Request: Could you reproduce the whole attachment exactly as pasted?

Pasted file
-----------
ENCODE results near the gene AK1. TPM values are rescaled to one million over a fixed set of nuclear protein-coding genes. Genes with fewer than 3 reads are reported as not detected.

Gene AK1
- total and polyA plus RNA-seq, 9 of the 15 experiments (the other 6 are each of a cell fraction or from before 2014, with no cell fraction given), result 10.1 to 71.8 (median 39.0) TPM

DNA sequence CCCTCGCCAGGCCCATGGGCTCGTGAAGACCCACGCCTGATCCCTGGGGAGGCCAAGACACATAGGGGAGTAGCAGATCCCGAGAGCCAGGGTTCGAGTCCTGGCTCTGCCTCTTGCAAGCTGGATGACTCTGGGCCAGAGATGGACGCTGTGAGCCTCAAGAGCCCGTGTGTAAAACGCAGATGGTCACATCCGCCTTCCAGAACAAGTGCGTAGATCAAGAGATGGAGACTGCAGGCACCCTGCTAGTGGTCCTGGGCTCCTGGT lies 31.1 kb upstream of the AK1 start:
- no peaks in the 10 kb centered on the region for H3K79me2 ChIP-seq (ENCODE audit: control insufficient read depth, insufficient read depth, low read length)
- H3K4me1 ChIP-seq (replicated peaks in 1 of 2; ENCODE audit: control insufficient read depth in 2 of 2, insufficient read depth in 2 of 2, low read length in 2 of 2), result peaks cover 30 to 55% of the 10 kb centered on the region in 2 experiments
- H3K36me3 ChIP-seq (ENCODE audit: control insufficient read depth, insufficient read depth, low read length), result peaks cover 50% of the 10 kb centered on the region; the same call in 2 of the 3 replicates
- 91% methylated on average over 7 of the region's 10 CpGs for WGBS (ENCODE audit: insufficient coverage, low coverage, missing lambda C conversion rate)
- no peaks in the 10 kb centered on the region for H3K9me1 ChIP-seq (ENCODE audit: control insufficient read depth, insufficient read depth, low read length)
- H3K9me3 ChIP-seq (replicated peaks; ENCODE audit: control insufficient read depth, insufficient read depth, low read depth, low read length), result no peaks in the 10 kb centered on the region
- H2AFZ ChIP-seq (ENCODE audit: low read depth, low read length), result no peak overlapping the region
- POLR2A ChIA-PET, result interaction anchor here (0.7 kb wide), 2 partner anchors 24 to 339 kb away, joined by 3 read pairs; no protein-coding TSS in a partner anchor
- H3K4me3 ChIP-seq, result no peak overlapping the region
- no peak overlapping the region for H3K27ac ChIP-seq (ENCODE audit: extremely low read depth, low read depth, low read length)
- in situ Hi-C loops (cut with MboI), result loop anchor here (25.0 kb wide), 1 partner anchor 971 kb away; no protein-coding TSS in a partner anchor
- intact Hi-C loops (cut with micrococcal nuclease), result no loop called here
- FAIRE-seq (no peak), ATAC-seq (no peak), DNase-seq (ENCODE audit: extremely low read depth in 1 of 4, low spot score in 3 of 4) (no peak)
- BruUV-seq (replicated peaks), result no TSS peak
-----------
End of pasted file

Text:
ENCODE results near the gene AK1. TPM values are rescaled to one million over a fixed set of nuclear protein-coding genes. Genes with fewer than 3 reads are reported as not detected.

Gene AK1
- total and polyA plus RNA-seq, 9 of the 15 experiments (the other 6 are each of a cell fraction or from before 2014, with no cell fraction given), result 10.1 to 71.8 (median 39.0) TPM

DNA sequence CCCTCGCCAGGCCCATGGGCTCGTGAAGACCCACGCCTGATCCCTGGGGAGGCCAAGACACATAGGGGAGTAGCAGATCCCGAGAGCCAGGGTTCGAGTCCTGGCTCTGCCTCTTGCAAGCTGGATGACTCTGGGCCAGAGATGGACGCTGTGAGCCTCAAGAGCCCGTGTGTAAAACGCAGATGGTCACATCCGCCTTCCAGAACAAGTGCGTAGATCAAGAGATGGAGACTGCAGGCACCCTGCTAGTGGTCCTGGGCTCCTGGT lies 31.1 kb upstream of the AK1 start:
- no peaks in the 10 kb centered on the region for H3K79me2 ChIP-seq (ENCODE audit: control insufficient read depth, insufficient read depth, low read length)
- H3K4me1 ChIP-seq (replicated peaks in 1 of 2; ENCODE audit: control insufficient read depth in 2 of 2, insufficient read depth in 2 of 2, low read length in 2 of 2), result peaks cover 30 to 55% of the 10 kb centered on the region in 2 experiments
- H3K36me3 ChIP-seq (ENCODE audit: control insufficient read depth, insufficient read depth, low read length), result peaks cover 50% of the 10 kb centered on the region; the same call in 2 of the 3 replicates
- 91% methylated on average over 7 of the region's 10 CpGs for WGBS (ENCODE audit: insufficient coverage, low coverage, missing lambda C conversion rate)
- no peaks in the 10 kb centered on the region for H3K9me1 ChIP-seq (ENCODE audit: control insufficient read depth, insufficient read depth, low read length)
- H3K9me3 ChIP-seq (replicated peaks; ENCODE audit: control insufficient read depth, insufficient read depth, low read depth, low read length), result no peaks in the 10 kb centered on the region
- H2AFZ ChIP-seq (ENCODE audit: low read depth, low read length), result no peak overlapping the region
- POLR2A ChIA-PET, result interaction anchor here (0.7 kb wide), 2 partner anchors 24 to 339 kb away, joined by 3 read pairs; no protein-coding TSS in a partner anchor
- H3K4me3 ChIP-seq, result no peak overlapping the region
- no peak overlapping the region for H3K27ac ChIP-seq (ENCODE audit: extremely low read depth, low read depth, low read length)
- in situ Hi-C loops (cut with MboI), result loop anchor here (25.0 kb wide), 1 partner anchor 971 kb away; no protein-coding TSS in a partner anchor
- intact Hi-C loops (cut with micrococcal nuclease), result no loop called here
- FAIRE-seq (no peak), ATAC-seq (no peak), DNase-seq (ENCODE audit: extremely low read depth in 1 of 4, low spot score in 3 of 4) (no peak)
- BruUV-seq (replicated peaks), result no TSS peak